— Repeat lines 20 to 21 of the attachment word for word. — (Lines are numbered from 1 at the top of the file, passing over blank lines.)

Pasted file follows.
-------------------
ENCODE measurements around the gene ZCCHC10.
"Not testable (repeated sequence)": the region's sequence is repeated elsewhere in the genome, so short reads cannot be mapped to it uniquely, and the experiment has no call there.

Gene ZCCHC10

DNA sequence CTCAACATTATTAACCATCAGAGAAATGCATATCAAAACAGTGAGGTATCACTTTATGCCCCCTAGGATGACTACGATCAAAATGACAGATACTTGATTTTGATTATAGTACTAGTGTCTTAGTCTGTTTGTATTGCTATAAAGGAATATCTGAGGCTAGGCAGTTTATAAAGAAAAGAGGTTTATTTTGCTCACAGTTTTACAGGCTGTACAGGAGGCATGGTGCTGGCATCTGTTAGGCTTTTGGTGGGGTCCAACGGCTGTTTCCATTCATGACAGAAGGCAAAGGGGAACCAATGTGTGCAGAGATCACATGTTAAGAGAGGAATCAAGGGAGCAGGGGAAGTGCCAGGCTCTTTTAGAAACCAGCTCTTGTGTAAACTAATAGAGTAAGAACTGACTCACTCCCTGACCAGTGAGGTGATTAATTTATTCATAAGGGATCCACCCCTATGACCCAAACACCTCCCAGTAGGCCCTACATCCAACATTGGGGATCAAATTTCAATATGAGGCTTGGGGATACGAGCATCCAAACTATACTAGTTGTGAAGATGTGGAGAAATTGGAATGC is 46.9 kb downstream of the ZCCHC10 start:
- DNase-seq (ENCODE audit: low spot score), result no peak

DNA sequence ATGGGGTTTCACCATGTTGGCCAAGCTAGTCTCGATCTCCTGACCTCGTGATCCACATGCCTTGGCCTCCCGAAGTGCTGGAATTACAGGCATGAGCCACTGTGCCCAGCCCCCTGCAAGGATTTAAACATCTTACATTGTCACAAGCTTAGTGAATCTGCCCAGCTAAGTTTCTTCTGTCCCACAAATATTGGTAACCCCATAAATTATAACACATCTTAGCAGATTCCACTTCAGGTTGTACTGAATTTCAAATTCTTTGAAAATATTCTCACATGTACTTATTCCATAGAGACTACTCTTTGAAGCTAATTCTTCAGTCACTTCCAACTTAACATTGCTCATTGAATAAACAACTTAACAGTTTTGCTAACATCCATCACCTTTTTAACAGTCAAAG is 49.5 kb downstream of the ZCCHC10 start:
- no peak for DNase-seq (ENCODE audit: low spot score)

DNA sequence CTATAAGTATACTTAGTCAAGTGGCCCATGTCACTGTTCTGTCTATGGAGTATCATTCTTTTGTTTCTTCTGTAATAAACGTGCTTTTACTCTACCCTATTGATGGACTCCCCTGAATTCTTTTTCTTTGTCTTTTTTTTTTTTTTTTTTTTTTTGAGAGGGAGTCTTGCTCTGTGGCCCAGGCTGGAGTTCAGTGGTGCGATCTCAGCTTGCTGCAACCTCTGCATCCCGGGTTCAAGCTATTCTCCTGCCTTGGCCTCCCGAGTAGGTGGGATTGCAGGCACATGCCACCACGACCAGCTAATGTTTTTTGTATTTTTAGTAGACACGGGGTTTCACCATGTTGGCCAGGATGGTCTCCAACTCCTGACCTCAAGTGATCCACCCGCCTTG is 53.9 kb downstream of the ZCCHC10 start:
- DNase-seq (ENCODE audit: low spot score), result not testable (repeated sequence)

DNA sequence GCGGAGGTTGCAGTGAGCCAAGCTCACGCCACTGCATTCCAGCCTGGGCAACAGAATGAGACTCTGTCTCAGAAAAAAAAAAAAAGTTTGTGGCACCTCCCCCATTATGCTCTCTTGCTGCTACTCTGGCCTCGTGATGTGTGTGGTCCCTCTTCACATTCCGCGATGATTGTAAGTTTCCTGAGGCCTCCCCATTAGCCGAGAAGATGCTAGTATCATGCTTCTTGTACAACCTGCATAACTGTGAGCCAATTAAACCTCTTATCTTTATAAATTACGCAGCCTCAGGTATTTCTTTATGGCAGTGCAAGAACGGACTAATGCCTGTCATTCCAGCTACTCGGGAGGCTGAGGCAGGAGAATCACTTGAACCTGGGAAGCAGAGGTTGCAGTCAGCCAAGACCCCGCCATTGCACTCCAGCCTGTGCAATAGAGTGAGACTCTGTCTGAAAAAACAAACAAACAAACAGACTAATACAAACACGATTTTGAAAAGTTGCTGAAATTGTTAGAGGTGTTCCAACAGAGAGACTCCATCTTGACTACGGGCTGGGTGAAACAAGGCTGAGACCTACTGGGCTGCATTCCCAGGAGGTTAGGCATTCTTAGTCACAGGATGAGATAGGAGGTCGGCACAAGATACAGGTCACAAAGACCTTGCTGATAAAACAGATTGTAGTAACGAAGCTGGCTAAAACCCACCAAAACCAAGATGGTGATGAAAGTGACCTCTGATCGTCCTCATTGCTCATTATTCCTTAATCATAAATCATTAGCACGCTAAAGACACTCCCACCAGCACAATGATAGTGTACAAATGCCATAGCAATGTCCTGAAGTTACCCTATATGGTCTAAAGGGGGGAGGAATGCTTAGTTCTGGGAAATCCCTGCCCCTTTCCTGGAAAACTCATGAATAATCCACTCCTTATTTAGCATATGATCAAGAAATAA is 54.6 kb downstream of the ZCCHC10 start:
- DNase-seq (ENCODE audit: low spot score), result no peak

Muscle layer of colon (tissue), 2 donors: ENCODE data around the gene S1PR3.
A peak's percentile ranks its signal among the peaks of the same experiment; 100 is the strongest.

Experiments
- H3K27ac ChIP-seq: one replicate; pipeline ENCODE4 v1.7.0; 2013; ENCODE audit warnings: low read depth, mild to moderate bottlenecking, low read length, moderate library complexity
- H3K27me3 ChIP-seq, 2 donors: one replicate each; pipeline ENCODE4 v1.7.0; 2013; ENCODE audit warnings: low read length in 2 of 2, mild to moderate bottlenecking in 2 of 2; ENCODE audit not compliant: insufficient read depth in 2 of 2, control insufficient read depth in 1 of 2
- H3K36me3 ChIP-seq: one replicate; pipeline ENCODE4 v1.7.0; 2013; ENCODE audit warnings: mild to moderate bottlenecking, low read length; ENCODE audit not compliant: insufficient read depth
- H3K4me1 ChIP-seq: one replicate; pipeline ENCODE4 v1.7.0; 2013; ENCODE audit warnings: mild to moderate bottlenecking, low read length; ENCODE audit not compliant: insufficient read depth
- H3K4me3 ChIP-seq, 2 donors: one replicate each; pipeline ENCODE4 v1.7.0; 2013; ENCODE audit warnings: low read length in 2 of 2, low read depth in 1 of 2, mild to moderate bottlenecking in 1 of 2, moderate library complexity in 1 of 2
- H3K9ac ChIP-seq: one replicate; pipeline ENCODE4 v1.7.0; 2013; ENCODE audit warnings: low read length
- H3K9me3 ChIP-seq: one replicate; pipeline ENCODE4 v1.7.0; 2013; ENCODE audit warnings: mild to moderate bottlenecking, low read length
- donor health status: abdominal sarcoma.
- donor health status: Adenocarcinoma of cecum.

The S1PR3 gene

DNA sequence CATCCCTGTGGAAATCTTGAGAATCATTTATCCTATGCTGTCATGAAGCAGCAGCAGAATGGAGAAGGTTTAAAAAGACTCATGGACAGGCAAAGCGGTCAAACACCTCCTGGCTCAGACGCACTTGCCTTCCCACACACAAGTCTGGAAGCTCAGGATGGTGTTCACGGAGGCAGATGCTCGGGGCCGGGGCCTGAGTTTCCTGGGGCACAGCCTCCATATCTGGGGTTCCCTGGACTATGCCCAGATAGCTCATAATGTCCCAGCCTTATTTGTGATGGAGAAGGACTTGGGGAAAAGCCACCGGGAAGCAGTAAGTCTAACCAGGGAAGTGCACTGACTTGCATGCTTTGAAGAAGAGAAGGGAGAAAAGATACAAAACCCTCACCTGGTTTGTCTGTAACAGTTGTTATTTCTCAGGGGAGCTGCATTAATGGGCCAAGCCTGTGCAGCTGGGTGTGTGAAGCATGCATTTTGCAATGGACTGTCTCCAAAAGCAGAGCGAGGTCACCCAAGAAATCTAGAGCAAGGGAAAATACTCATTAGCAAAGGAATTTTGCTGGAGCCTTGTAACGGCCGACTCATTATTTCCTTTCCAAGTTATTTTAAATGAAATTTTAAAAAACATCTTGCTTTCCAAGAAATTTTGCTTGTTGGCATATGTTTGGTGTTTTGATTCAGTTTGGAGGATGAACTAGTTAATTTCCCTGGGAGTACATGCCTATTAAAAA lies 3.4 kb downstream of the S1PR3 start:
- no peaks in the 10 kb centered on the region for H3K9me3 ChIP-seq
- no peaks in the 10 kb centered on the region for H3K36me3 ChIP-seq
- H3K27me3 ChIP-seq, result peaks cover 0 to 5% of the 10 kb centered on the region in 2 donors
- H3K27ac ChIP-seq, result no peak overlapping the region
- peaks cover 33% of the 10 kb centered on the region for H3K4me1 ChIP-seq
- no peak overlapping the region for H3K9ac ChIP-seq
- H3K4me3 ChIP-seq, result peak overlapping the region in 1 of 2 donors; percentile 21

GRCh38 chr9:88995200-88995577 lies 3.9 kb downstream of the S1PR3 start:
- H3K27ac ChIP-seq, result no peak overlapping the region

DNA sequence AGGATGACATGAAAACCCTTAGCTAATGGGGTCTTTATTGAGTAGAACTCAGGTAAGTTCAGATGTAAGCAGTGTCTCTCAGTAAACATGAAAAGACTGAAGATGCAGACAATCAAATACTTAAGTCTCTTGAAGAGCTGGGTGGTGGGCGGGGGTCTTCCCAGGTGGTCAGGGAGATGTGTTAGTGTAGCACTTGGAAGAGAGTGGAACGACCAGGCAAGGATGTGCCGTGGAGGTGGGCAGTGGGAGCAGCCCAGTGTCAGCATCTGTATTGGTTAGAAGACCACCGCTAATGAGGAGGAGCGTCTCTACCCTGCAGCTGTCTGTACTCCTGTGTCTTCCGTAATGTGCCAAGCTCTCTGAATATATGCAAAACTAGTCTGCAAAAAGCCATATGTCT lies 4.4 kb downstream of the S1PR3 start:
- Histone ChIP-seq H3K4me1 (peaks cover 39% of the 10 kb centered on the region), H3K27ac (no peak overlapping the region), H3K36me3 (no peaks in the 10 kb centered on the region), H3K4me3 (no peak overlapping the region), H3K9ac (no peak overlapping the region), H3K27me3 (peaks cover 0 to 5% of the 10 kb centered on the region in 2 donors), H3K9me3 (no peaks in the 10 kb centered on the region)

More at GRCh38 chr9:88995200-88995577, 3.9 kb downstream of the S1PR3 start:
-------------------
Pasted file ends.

- H3K9ac ChIP-seq: one replicate; pipeline ENCODE4 v1.7.0; 2013; ENCODE audit warnings: low read length
- H3K9me3 ChIP-seq: one replicate; pipeline ENCODE4 v1.7.0; 2013; ENCODE audit warnings: mild to moderate bottlenecking, low read length